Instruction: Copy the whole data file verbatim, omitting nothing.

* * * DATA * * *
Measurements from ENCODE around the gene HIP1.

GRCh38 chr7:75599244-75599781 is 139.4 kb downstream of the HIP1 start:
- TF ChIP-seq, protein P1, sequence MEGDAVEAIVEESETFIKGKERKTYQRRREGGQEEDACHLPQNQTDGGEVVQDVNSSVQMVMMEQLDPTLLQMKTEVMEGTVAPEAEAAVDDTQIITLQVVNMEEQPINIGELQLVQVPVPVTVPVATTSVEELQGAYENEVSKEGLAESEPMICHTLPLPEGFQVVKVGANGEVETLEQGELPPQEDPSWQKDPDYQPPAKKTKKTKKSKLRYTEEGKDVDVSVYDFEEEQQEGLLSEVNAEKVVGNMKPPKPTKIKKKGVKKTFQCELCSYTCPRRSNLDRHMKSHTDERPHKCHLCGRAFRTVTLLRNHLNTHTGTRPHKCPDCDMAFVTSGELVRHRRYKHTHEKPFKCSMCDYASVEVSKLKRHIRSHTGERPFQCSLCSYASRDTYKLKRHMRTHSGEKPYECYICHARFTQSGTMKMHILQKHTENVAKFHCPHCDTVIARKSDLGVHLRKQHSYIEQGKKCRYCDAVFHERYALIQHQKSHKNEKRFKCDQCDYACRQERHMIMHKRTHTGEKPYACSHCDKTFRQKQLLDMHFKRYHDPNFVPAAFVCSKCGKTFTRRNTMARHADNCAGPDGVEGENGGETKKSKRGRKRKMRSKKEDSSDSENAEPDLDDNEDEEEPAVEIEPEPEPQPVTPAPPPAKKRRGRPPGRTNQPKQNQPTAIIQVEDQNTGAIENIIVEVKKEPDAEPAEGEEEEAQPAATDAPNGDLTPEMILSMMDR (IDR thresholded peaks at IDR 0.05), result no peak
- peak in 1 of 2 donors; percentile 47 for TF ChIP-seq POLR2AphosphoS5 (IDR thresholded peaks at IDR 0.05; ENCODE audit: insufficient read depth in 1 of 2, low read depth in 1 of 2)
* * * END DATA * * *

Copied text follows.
Measurements from ENCODE around the gene HIP1.

GRCh38 chr7:75599244-75599781 is 139.4 kb downstream of the HIP1 start:
- TF ChIP-seq, protein P1, sequence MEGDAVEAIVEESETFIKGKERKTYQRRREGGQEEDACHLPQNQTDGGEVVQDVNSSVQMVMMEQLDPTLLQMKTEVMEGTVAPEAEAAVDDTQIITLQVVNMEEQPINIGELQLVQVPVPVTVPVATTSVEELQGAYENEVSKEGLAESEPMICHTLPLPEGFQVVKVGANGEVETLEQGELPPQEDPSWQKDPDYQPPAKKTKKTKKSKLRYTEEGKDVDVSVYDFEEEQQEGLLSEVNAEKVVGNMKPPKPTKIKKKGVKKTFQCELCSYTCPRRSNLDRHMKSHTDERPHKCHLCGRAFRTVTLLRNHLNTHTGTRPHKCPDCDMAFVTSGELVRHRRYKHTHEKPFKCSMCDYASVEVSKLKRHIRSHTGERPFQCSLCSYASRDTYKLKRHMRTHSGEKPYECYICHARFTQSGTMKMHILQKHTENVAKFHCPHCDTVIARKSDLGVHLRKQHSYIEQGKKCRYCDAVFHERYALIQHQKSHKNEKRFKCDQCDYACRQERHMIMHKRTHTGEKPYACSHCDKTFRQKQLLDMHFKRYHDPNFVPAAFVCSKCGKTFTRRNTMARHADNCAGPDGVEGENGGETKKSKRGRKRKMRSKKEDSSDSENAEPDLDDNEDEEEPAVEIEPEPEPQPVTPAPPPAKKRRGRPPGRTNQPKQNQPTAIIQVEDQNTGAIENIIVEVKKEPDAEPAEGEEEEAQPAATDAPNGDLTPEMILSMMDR (IDR thresholded peaks at IDR 0.05), result no peak
- peak in 1 of 2 donors; percentile 47 for TF ChIP-seq POLR2AphosphoS5 (IDR thresholded peaks at IDR 0.05; ENCODE audit: insufficient read depth in 1 of 2, low read depth in 1 of 2)